The Myths and Facts of Vitamin D and Sun Exposure
by Diana Clarke  
professor, New York University Medical Center in New York City, debunked the myths
surrounding Vitamin D and offered advice on getting an adequate dose of this nutrient.

“As a dermatologist who treats the ravages of skin cancer on a daily basis, it is
appalling to me that anyone in good conscience could make the claim that intentional
sun exposure – for any length of time – is beneficial,” stated Dr. Rigel. “The fact is,
skin cancer is increasing at an alarming rate and scientific research confirms that our
best defense is avoiding excessive, unprotected sun exposure.”

Dr. Rigel addressed the following myths about vitamin D and sun exposure:

Myth #1
– Sunscreen blocks Ultraviolet (UV) light. Consequently, UV radiation is
prevented from reaching the skin, which leads to an inadequate amount of vitamin D
in the body.

Fact – A 1997 study published in the Journal of the National Cancer Institute of
patients with Xeroderma Pigmentosa (a disease that predisposes persons to skin
cancer who are exposed to very low levels of ultraviolet radiation), showed that
these patients have normal vitamin D levels despite negligible amounts of UV
exposure.

Myth #2 –A considerable amount of UV exposure is necessary to maintain normal
levels of vitamin D.

Fact – Normal vitamin D levels are maintained through a normal diet.

Myth #3 – Sunscreen does not allow UV radiation to reach the skin, so if people
wear sunscreen, their bodies can form vitamin D.

Fact – Even the best sunscreen cannot block all UV radiation. But the amount that
does hit the skin is enough to promote adequate vitamin D formation.

Myth #4 – Skin cancer is not a serious disease, so sun protection is not important.

Fact – One American dies every hour from melanoma, the most serious form of skin
cancer.

Myth #5 – Low levels of Vitamin D lead to more cancers and other diseases.

Fact – “There are no scientific studies that prove this statement,” explained Dr. Rigel.
“The claim is based on a study that finds that overall cancer rates are higher in the
northeast United States, a location with lower sunlight levels than many other places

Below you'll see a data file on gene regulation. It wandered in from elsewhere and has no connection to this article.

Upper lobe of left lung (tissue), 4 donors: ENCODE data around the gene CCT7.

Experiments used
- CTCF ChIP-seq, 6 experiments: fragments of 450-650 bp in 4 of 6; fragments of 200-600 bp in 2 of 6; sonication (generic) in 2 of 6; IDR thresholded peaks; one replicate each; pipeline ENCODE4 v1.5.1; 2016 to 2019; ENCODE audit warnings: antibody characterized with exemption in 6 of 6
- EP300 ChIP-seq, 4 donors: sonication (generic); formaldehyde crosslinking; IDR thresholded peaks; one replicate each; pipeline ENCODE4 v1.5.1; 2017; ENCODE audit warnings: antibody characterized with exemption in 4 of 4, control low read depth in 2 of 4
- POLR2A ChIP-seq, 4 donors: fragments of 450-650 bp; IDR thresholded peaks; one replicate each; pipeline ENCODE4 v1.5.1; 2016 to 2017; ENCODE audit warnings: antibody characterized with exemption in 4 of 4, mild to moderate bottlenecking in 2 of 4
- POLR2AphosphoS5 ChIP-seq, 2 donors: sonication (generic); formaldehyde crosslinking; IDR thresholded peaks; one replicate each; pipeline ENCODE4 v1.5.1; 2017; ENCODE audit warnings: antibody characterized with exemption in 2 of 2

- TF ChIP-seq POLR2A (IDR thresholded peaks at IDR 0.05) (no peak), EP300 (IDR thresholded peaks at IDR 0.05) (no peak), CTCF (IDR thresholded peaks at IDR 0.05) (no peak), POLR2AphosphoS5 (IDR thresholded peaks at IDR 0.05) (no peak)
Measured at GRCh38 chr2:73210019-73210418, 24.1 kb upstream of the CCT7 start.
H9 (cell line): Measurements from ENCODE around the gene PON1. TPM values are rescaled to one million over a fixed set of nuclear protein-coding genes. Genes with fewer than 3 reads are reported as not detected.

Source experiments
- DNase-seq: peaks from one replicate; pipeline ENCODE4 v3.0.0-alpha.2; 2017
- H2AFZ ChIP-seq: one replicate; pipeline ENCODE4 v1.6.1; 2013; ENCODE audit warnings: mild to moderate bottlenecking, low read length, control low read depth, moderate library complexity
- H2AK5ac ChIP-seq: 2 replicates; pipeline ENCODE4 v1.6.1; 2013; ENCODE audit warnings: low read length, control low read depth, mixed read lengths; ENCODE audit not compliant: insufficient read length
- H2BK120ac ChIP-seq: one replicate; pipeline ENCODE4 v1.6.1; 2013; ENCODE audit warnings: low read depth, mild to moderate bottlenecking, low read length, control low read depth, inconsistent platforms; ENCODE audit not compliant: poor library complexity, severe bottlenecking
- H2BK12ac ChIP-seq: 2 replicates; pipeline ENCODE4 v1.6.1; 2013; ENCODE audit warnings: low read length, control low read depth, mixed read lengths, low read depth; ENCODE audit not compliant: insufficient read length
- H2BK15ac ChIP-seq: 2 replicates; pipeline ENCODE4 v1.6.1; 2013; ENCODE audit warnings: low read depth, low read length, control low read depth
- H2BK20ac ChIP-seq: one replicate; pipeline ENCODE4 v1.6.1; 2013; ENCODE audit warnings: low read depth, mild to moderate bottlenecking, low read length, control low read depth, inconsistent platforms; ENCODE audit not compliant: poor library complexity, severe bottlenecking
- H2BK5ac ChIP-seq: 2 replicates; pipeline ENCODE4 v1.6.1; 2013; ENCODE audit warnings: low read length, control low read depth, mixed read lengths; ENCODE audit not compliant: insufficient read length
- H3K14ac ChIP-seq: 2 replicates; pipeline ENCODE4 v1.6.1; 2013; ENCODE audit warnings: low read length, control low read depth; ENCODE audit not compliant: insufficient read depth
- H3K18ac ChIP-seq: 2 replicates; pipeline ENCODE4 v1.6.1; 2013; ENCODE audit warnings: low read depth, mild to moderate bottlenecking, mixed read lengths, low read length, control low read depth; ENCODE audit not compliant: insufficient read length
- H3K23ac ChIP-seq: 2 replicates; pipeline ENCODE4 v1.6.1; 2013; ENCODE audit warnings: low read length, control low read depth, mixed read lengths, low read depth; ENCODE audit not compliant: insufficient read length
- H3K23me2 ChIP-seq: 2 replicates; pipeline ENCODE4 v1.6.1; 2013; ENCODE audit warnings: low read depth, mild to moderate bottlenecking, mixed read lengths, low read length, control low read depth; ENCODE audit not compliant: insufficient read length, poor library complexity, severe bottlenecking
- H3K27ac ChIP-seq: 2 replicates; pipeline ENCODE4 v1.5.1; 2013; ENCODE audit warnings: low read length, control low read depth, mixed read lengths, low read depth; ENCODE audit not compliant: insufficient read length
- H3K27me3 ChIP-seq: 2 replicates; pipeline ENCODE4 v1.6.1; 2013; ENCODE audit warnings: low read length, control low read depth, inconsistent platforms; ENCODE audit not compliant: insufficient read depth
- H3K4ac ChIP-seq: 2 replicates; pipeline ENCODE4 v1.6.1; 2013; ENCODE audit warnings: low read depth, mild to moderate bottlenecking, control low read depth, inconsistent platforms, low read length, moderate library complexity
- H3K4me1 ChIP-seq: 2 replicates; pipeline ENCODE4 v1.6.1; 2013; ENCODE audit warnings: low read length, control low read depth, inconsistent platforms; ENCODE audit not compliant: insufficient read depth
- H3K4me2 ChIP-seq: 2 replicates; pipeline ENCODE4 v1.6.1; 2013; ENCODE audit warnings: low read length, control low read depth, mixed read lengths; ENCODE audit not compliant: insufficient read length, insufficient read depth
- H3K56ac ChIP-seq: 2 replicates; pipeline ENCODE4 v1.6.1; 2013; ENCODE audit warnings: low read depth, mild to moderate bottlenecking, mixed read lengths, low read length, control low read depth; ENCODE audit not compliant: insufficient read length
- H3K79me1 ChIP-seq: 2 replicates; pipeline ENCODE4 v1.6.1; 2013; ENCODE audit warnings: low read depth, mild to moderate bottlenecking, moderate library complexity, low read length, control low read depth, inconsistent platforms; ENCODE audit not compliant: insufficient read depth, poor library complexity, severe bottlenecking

in the country. Those making this claim conclude that since the northeast has lower
UV levels, this is the reason why cancer rates are higher in this region. However,
several studies prove this theory is false. These include studies that show that cancer
rates are low in the northern plain states (areas with the lowest UV levels in the
country) and small regional studies (New York state), where cancer rates are highest
in areas with industrial pollutants and are not related to sunlight levels.”

“When we take a close look at these myths and evaluate the facts, the course of
action is clear,” said Dr. Rigel. “Until there is science that tells us otherwise, it is
imperative that people protect themselves from the sun. Anyone concerned about
not getting enough vitamin D should either take a multivitamin or drink a few glasses
of vitamin D-fortified milk every day. Given the fact that the U.S. Department of
Health and Human Services has declared UV radiation as a known carcinogen,
exposing oneself to it for the sake of vitamin D is not the answer.”

The American Academy of Dermatology advises everyone to engage in the following
sun protective practices:

avoid outdoor activities between 10 a.m. and 4 p.m. when the sun’s rays are the
strongest.
seek shade whenever possible.
wear a broad-spectrum sunscreen with a Sun Protection Factor (SPF) of at least 15.
reapply sunscreen every two hours.
wear sun-protective clothing.


About The Author

Diana Clarke is a teacher and the founder and editor of The Sun and Your Skin at
.
Unverified reports claiming that
unprotected, intentional sun
exposure is necessary for
Vitamin D formation are getting
quite a bit of media coverage
lately.

Yet, dermatologists still advise
the public to practice sun
protection to prevent skin cancer.

At a recent American Academy
of Dermatology’s Skin Cancer
Detection and Prevention Month
news conference, dermatologist
Darrell S. Rigel, M.D., clinical
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